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People flock to Elburn wildlife center open house

Ashley Flint holds Jack Barred Owl Fox Valley Wildlife Center Elburn during center's annual open house Sunday Sept. 30 2012.

Ashley Flint holds Jack, a Barred Owl at the Fox Valley Wildlife Center in Elburn during the center's annual open house on Sunday, Sept. 30, 2012. | Donnell Collins~For Sun-Times Media

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Updated: November 2, 2012 6:15AM

ELBURN — The Fox Valley Wildlife Center, 45W061 Highway 38, shared its wildlife inhabitants with visitors during its annual open house on Sunday afternoon.

The event featured a cake walk, pie walk, bake sale, pumpkin and pine cone painting, free popcorn and cider, a raffle — and a chance to spend time with native creatures.

Campton Hills resident Valentina King, 3, is the same age as Yodi the coyote. He let out a howl as she peeked into his enclosure.

“Yodi came to the center in 2009 from a litter of three that was found under a porch without their mother,” said volunteer Ethan Neil of St. Charles. “His favorite food is chicken.”

Since Yodi never became aggressive enough to take care of himself, he cannot be released into the wild.

The center is a nonprofit organization that is independent of Elburn Woods Forest Preserve, where the center is located. It does not receive federal, state, county or local funding. It relies solely on tax-deductible donations in order to care for orphaned or injured animals.

The center has about 60 volunteers to help take care of approximately 20 birds, 70 mammals, and some reptiles.

In addition to taking in injured squirrels, Neil said, the center is one of the few shelters that accepts injured pigeons from the Chicago Bird Collision Monitors.

Ashley Flint is the center’s director. Carol Stream resident Kim Baldyga, a member of Field of Dreams Horse Rescue in Batavia, said Flint does amazing work.

“Field of Dreams Horse Rescue and Fox Valley Wildlife Center support each other,” Baldyga said. “We share volunteers. I once watched Ashley helping a swan that had been attacked by other swans. The skin on his neck was hanging down. Ashley stitched him up and fixed his ear drum.”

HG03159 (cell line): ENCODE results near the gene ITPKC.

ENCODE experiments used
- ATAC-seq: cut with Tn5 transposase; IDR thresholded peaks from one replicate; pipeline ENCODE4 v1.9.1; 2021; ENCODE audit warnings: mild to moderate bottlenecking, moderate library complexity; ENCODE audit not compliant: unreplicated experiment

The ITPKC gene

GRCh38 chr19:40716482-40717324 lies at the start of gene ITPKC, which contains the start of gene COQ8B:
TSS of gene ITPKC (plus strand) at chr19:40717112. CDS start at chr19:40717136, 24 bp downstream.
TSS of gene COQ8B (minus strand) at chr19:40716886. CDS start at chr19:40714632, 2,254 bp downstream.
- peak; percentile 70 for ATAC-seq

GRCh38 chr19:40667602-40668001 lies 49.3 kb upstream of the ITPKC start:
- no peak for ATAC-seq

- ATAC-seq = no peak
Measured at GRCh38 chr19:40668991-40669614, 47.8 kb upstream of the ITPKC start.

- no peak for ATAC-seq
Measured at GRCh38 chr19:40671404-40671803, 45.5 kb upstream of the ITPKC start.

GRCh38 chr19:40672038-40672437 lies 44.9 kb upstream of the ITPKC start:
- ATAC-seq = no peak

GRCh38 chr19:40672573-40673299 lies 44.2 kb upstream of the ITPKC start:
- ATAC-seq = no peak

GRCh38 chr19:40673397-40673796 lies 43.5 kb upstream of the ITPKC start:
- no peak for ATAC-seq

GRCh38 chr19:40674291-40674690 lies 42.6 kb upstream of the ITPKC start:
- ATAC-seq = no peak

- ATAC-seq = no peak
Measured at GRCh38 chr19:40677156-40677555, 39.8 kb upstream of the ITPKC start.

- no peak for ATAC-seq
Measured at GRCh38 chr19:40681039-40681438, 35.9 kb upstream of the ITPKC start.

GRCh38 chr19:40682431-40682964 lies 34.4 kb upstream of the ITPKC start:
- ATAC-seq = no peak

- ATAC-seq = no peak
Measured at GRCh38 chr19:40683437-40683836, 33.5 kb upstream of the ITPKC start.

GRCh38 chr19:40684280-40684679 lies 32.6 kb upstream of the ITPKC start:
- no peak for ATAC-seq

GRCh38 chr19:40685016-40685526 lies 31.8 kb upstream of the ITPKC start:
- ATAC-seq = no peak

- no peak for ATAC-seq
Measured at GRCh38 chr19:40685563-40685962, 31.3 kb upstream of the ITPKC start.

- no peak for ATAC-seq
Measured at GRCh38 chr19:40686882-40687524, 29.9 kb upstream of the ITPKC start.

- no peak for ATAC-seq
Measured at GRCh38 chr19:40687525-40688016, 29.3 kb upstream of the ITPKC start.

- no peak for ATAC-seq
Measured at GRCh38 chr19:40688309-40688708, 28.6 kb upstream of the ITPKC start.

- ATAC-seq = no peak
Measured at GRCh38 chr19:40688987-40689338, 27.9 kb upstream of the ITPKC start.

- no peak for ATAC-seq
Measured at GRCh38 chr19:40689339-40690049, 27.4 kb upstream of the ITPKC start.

Volunteer helpers

Savanna Chimenti, 12, of Sugar Grove likes to volunteer at the center because she can really connect with the animals when she feeds them.

Chimenti and fellow volunteer Sue Lester of South Elgin showed Snitch the opossum to visitors on Sunday.

“Snitch was injured by a car in 2010,” said Lester. “She was brain-damaged and blind with her palate broken. She was at the University of Illinois wildlife clinic before she came here. Since playing dead is an involuntary response by opossums and Snitch never feels threatened, she doesn’t do it. She does sleep a lot. You can cuddle with her and pick her up. Her favorite food is watermelon.”

Volunteer Jamie Rothstein of St. Charles said Lucy the Canada goose likes grapes and sweet corn.

“Lucy was released twice on the Fox River, but she prefers to follow people,” Rothstein said. “While Canada geese were once endangered, they are now experiencing a population explosion. There is so much open water around here that they no longer have to migrate. The warmer weather causes ponds to freeze later than they once did.”

The Kane County Mounted Rangers attended the open house on Sunday so children could see their horses up close.

St. Charles resident Kate Leidi has been with the mounted rangers for 18 years.

“We do parades, search and rescue operations, and patrol forest preserves,” Leidi said. “I once found an 8-year-old boy at Leroy Oakes Forest Preserve (at St. Charles). He was hiding because he was afraid that his mother would be mad at him for getting lost. He was crying and scared. I offered to let him ride my horse with me. When he was reunited with his mother, he said he wanted to ride the horse again.”

DeKalb sisters Mindy Walker and Jessica Williams came to the center on Sunday to show visitors Cornelius the albino corn snake, Toby the three-toed box turtle, and some Vietnamese walking stick insects.

In order for children to learn more about the upcoming presidential election, Walker said that TAILS Humane Society in DeKalb and the Midwest Museum of Natural History in Sycamore are holding their own presidential election. Hercules, a giant tortoise, is the museum’s candidate, while TAILS is supporting Athena the hare. The public will vote online for the winner, and elementary school children will serve on the Electoral College that decides the race between the tortoise and the hare.

The Fox Valley Wildlife Center operates on fundraisers, memberships and donations. Calendars, sweatshirts, T-shirts and baseball caps with the center’s logo are sold to raise money for the center.

More information is available at 630-365-3800.

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